Harvest time is rewarding, but eating homemade soup in the winter is even more rewarding. Making soup from fresh tomatoes is time consuming, but worth it since you know exactly what you are eating and you can pronounce the ingredient list!
I decided to slowly replace all pre-made soups in my pantry with homemade versions. I have loved Campbell’s cream of tomato soup for my whole life so creating a recipe to replace it was challenging. I played around with some different textures and seasonings and this is by far my favourite concoction. I hope you like it!
12 large ripe tomatoes
1 medium white onion
3 cloves of garlic, minced
1/2 cup of quinoa (for thickening)
2 tbs sugar
1/2 tsp salt
1 tsp garam masala powder
Preparing the tomatoes:
I recommend using a food mill. If you have one, chop and simmer the tomatoes until they are soft then run them through the food mill.
If you don’t have a food mill:
1. Skin the tomatoes using a hot water bath.
2. Core them, cut them into large wedges, and remove the seeds.
3. Sit the wedges in a colander in the sink to drain off the excess water. Right before I use them I give them a few presses with my palm to squish more water out. (if you want to keep the juice to use later then put a bowl under the colander)
1. If you used a food mill the tomatoes will already be pureed. If you cut them into wedges, you will need to put them into a blender and puree them. Put the puree in a large pot and set it aside.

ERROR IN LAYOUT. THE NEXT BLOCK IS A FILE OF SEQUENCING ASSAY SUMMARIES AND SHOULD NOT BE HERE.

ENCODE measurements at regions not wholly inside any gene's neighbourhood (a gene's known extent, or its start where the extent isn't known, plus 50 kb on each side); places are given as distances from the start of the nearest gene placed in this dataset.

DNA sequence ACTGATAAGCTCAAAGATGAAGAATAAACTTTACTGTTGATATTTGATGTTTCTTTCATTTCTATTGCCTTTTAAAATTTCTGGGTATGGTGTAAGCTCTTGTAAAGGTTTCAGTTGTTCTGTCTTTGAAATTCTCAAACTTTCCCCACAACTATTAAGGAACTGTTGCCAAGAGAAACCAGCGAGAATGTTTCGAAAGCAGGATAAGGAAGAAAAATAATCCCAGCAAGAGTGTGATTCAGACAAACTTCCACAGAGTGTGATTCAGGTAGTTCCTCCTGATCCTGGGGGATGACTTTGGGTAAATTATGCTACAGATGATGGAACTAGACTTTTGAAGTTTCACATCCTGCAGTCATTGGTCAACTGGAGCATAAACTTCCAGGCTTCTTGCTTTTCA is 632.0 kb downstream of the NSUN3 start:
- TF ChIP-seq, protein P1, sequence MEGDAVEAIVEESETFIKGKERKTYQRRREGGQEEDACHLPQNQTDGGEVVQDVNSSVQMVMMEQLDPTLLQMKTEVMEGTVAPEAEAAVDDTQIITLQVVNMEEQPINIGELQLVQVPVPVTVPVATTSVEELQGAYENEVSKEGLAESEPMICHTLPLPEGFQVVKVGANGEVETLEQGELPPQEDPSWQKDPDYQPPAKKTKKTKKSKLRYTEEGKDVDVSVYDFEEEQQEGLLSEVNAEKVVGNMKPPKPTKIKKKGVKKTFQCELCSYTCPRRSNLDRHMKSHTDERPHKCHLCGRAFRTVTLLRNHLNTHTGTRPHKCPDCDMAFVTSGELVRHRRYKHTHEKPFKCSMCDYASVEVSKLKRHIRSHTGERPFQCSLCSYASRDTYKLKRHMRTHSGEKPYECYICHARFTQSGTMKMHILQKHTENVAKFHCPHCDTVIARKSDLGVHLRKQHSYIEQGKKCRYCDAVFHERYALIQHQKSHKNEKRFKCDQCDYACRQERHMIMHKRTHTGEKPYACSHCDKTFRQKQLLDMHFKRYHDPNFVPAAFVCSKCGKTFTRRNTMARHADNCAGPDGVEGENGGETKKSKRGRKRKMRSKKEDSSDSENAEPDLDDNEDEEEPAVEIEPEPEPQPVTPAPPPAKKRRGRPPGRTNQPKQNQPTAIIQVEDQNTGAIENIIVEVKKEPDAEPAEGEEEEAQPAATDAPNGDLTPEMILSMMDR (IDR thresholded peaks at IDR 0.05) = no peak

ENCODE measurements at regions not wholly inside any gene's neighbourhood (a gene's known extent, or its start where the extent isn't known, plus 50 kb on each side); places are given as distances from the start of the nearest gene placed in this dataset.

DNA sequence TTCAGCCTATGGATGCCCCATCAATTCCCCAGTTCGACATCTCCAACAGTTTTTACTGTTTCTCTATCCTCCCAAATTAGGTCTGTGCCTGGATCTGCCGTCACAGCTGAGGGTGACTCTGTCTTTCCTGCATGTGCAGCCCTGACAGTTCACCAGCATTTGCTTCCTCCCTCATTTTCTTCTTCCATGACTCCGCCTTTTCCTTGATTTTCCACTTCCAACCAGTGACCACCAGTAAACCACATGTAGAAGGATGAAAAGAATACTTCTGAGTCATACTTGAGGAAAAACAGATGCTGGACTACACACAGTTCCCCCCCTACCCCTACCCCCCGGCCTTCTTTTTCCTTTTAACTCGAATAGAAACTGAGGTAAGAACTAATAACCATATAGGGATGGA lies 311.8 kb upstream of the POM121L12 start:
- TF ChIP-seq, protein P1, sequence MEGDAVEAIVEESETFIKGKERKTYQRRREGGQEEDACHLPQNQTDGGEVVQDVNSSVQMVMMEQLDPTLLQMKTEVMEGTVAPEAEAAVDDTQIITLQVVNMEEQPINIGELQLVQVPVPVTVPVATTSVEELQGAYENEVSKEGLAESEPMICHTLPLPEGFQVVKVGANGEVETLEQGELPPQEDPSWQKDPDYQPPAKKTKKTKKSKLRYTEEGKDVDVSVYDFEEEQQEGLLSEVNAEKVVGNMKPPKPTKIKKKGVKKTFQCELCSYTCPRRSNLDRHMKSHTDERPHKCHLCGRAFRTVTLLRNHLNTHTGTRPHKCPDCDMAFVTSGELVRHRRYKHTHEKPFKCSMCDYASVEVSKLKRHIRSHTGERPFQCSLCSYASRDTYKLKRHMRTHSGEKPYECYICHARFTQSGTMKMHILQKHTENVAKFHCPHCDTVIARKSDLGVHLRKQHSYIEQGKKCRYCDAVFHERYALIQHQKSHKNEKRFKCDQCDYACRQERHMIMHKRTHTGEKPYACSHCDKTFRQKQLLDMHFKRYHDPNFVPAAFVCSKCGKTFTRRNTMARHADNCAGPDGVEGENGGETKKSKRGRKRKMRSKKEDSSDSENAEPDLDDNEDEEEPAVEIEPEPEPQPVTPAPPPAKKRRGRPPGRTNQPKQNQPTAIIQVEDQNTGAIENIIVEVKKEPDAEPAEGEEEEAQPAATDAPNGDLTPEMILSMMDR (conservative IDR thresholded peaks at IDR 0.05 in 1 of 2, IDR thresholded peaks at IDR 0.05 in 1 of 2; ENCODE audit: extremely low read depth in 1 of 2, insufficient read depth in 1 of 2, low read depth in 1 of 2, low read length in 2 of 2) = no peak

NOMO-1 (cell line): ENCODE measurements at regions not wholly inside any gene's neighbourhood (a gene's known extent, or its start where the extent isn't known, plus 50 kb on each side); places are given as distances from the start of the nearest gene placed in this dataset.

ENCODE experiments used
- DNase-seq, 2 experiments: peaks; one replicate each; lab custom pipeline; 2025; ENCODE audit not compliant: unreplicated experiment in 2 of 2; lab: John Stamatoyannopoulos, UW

2. Take 1 1/2 cups of the tomato puree and 1/2 cup of quinoa and simmer until the quinoa has softened. It should still be liquidy.
3. While the quinoa is cooking, fry 1 medium white onion and 3 cloves of minced garlic in 3 tbs of butter. When browned, put it in the blender.
4. Once the quinoa is softened add it to the blender with the onion mix and puree.
5. Add the onion and quinoa puree to the pot with the tomato puree.
6. Season the soup with 1/2 teaspoon of salt, 2 tbs of sugar, and 1 tsp of garam masala powder.
7. Simmer for 20 minutes.
If you want to freeze the soup for later, let it cool completely and portion it into either freezer bags or wide mouth jars. If you are using a wide mouth jar leave about two inches of airspace at the top of the jar and don’t tighten the lid until it is completely frozen. Leave it in the freezer until you want a nice jar of homemade soup.
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